How High Can Interest Rates Go? (2019)

With 2019 well underway, we thought it would be beneficial to revisit a topic we talked about in 2018 (click here to read the 2018 post). The 2018 calendar year was full of volatility and economic ups and downs compared to recent years.

One economic factor that saw a lot of movement was interest rates. Dating back to mid-2017, there have been 5 interest rate hikes in Canada. The last rate hike took place on October 24, 2018. At this time we saw the overnight rate jump to it’s current level of 1.75%.

Every year, the Bank of Canada releases a schedule for interest rate announcements. For 2019, they have set a tentative schedule which includes 7 interest rate announcements (click here to see more on when announcements will happen).

The first of these announcements took place on January 9, where the Bank of Canada decided to hold its benchmark rate at 1.75%.

So, with 6 rate announcements left, what will happen to interest rates going forward in the 2019 calendar year?

It was originally expected that interest rates would continue to climb more steadily. But with some disappointing economic results nearing the end of 2018 (i.e., oil prices, weak wages, inflation), rate hikes have slowed.

Stephen Poloz’s goal was originally to get interest rates back to their neutral rate (2.5% – 3.5%). If interest rates are at their neutral rate, they would not be stimulating expansion or curbing growth.

This projection on rates being increased to their neutral rate was based on a Canadian economy that would have sustainable growth. However, as we know the last 3 months of 2018 saw a significant economic downturn.

One of the main reasons that central banks increase interest rates is to moderate inflation. The ultimate goal is generally to have inflation sit between 0% to 2%.

Note: Inflation and interest rates have an inverse relationship. As interest rates increase, inflation decreases, and vice versa.

From the perspective of inflation (0-2% inflation goal, and the inverse relationship), it seems odd that the BoC didn’t raise interest rates this week. The reported inflation rate for 2018 is 2.57% (projected inflation for 2019 is 2.23%). Significantly above the upper end of Canada’s goal of 2%.

Another reason that Canada would increase interest rates is to follow the US Federal Reserve. Although it is not official policy, the Bank of Canada does follow the Federal Reserve interest rate very closely.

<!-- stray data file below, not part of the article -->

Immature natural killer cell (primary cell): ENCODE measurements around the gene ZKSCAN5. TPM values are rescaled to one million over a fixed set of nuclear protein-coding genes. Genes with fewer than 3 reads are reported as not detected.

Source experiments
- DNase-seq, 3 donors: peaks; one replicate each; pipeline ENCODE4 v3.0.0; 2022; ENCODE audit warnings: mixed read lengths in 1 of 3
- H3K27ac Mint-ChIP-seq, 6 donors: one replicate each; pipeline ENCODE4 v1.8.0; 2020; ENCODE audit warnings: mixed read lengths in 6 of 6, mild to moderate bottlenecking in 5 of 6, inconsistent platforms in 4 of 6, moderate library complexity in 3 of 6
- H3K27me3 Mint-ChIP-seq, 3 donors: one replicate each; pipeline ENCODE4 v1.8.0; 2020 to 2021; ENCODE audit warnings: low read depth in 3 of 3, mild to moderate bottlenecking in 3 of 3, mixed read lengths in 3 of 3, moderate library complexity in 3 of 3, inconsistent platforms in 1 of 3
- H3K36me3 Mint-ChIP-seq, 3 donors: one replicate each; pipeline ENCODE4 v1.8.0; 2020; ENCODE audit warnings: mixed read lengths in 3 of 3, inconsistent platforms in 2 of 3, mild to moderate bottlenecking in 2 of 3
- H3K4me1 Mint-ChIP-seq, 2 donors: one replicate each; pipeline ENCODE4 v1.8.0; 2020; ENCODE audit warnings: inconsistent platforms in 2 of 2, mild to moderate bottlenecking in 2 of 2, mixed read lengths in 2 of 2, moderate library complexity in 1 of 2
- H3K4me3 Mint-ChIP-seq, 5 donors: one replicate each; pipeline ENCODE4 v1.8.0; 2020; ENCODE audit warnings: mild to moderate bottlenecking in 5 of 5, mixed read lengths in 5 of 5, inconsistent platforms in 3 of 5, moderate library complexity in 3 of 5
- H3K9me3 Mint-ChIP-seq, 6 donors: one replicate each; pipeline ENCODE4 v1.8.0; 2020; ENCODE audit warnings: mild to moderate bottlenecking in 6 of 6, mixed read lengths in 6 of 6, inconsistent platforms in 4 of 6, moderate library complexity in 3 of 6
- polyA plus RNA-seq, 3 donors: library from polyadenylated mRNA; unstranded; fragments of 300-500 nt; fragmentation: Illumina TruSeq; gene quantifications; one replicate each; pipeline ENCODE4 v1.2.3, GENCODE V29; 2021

One of the main motivating factors for following Federal Reserve interest rates are their effect on the Canadian dollar. If the US Federal Reserve increases rates, and the Bank of Canada does not, the Canadian dollar drops in value compared to the US dollar. This is due to, investors selling their Canadian dollars and transitioning into US dollars where more interest can be made.

However, the US economy is in a different situation. GDP growth is right around the 3% range since the Trump election, and wage growth has also risen to just under 3%.

The US Federal Reserve is under increasing pressure to continue modest interest rate increases to slow down the impacts of future inflation increases.

Based on the economic numbers, it is not unlikely that we could see interest rates increase in Canada this year. Raising interest rates slightly (0.25% – 0.5%) could help to slow the effects of inflation.

Based on the current situation in Canada, it is unlikely that the BoC will match all of the US rate hikes. For this reason, we could see the Canadian dollar weaken in comparison to the US dollar further this year.

In the end, it is almost impossible to predict exactly what is going to happen. The market is an emotional animal and the political situation in both Canada and the US have immense impacts on how this plays out.

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